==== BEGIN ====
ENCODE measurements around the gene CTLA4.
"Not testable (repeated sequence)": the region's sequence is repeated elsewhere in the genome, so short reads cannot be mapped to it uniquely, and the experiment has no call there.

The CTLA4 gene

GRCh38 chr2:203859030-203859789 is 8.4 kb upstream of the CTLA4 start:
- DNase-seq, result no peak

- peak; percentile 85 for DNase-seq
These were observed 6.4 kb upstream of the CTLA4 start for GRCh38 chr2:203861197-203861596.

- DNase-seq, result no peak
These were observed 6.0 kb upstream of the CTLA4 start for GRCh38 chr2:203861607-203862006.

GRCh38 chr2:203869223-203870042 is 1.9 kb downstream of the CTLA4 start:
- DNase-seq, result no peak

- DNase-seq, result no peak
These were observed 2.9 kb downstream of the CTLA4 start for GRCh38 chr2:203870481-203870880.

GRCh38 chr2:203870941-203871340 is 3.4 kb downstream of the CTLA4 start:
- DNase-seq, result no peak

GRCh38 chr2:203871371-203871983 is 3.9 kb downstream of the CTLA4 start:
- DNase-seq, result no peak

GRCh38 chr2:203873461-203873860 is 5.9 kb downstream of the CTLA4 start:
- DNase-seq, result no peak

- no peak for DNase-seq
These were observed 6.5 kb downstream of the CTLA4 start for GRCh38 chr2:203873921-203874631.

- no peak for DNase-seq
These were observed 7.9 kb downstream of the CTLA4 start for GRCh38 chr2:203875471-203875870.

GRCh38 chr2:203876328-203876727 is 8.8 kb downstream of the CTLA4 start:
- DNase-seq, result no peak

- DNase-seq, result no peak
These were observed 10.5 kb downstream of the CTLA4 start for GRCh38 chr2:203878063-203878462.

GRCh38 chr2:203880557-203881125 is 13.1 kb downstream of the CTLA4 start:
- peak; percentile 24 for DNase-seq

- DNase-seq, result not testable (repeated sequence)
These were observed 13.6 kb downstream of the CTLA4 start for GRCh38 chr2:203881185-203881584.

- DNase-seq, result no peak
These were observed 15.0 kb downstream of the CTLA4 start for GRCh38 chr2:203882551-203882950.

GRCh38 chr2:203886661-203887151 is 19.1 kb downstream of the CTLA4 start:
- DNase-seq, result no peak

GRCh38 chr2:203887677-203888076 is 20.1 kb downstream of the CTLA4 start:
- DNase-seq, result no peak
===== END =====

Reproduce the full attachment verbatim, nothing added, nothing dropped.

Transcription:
ENCODE measurements around the gene CTLA4.
"Not testable (repeated sequence)": the region's sequence is repeated elsewhere in the genome, so short reads cannot be mapped to it uniquely, and the experiment has no call there.

The CTLA4 gene

GRCh38 chr2:203859030-203859789 is 8.4 kb upstream of the CTLA4 start:
- DNase-seq, result no peak

- peak; percentile 85 for DNase-seq
These were observed 6.4 kb upstream of the CTLA4 start for GRCh38 chr2:203861197-203861596.

- DNase-seq, result no peak
These were observed 6.0 kb upstream of the CTLA4 start for GRCh38 chr2:203861607-203862006.

GRCh38 chr2:203869223-203870042 is 1.9 kb downstream of the CTLA4 start:
- DNase-seq, result no peak

- DNase-seq, result no peak
These were observed 2.9 kb downstream of the CTLA4 start for GRCh38 chr2:203870481-203870880.

GRCh38 chr2:203870941-203871340 is 3.4 kb downstream of the CTLA4 start:
- DNase-seq, result no peak

GRCh38 chr2:203871371-203871983 is 3.9 kb downstream of the CTLA4 start:
- DNase-seq, result no peak

GRCh38 chr2:203873461-203873860 is 5.9 kb downstream of the CTLA4 start:
- DNase-seq, result no peak

- no peak for DNase-seq
These were observed 6.5 kb downstream of the CTLA4 start for GRCh38 chr2:203873921-203874631.

- no peak for DNase-seq
These were observed 7.9 kb downstream of the CTLA4 start for GRCh38 chr2:203875471-203875870.

GRCh38 chr2:203876328-203876727 is 8.8 kb downstream of the CTLA4 start:
- DNase-seq, result no peak

- DNase-seq, result no peak
These were observed 10.5 kb downstream of the CTLA4 start for GRCh38 chr2:203878063-203878462.

GRCh38 chr2:203880557-203881125 is 13.1 kb downstream of the CTLA4 start:
- peak; percentile 24 for DNase-seq

- DNase-seq, result not testable (repeated sequence)
These were observed 13.6 kb downstream of the CTLA4 start for GRCh38 chr2:203881185-203881584.

- DNase-seq, result no peak
These were observed 15.0 kb downstream of the CTLA4 start for GRCh38 chr2:203882551-203882950.

GRCh38 chr2:203886661-203887151 is 19.1 kb downstream of the CTLA4 start:
- DNase-seq, result no peak

GRCh38 chr2:203887677-203888076 is 20.1 kb downstream of the CTLA4 start:
- DNase-seq, result no peak